Anyway, my point is that we're getting perilously close to comic-book-levels of continuity here, and I don't think that's a good thing. Marvel and DC, having decided that their characters would all interact within their respective universes, have since had to make retcons and reboots part of their strategy, just to help keep everything straight (or to present a monthly comic for new readers that looks superficially like the movies).
The problem is that this then turns continuity from a neat thing (hey, Batman's hanging out with Superman!) into an end in itself. We're quickly getting to the point where stuff actively doesn't make sense in Age of Ultron if you haven't seen any of the characters' solo movies. Also, I'm curious why only one dude from the current season of Agents of SHIELD got a cameo, but none of the others - not that this makes me curious enough to check out the series again.
I rather suspect that Marvel's shot itself in the foot with this Marvel Cinematic Universe business. They got everybody all worked up last year when they revealed what the next movies would be, all the way through to 2019. But now they have to stick with that, and set up loads of stuff along with it. So in Age of Ultron we get mentions of Wakanda and Ulysses Klaw, but no Black Panther - what's the point? Why can't that stuff get the attention it deserves in the Black Panther movie, which doesn't even come out until 2018? Who's going to remember all this crap?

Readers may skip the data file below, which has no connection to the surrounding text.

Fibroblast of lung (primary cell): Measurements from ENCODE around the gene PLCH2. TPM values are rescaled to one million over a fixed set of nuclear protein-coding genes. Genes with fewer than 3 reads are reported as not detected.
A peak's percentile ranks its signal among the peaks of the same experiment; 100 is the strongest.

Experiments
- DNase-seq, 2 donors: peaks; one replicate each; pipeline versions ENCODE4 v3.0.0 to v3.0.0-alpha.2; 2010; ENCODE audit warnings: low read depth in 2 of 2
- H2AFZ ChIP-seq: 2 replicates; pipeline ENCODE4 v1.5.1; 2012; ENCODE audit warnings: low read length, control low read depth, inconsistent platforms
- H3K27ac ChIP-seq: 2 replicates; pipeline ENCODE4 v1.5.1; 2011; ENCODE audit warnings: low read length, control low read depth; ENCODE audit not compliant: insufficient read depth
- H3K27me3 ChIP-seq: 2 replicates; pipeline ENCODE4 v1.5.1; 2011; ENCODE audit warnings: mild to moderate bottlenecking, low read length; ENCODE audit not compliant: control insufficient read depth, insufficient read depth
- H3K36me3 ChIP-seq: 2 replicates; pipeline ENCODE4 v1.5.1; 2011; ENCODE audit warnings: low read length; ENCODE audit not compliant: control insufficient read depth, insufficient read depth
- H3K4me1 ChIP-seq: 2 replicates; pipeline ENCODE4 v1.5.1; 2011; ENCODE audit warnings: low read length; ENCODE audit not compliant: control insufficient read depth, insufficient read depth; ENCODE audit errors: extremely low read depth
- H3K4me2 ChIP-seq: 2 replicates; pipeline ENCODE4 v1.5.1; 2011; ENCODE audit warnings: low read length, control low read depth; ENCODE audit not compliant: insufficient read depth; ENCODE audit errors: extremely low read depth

And because nobody can succeed in Hollywood without everyone else ripping them off, now DC and Warner Brothers have started using individual superheroes' franchises as backdoor pilots to set up their own shared universe. So the upcoming Superman vs Batman movie keeps getting characters added to it (Wonder Woman and Aquaman so far, possibly also Cyborg), to better set up the upcoming Justice League movie.
Marvel may not have much of a TV presence to worry about, but DC does, in the shape of its rather well-received (and entertaining) CW shows, Arrow and the Flash. Apparently Warners is looking at putting out a Flash movie to tie in with Justice League, but it won't have anything to do with the TV show. That's kind of a fuck-you to Grant Gustin, who plays the Flash, and to fans like me.
What both Marvel and DC seem to have forgotten, drunk with power on the returns from a bunch of movies that, let's be honest, have varied widely in quality, is that doing shared universes for the sake of shared universes is what's killing comics. Nobody wants to pick up the monthly books, because they don't want to have to deal with decades of backstory. If the studios expect movie audiences, who aren't used to this sort of crap, to keep up, then I think it's going to blow up in their faces.
OK, let me qualify - I'm sure they'll get asses in seats (including mine), but I think that the novelty is going to wear off soon, particularly as actors age and stories get ever creakier with continuity. And we're diving deeper and deeper into those universes, dredging up characters that may get me excited, but not necessarily anybody who doesn't know the comics as well as me.
Let's let the movies get back to telling one story, and leave the crossovers as nice treats for the fans, rather than stuffing them with crap that won't pay off for years and years.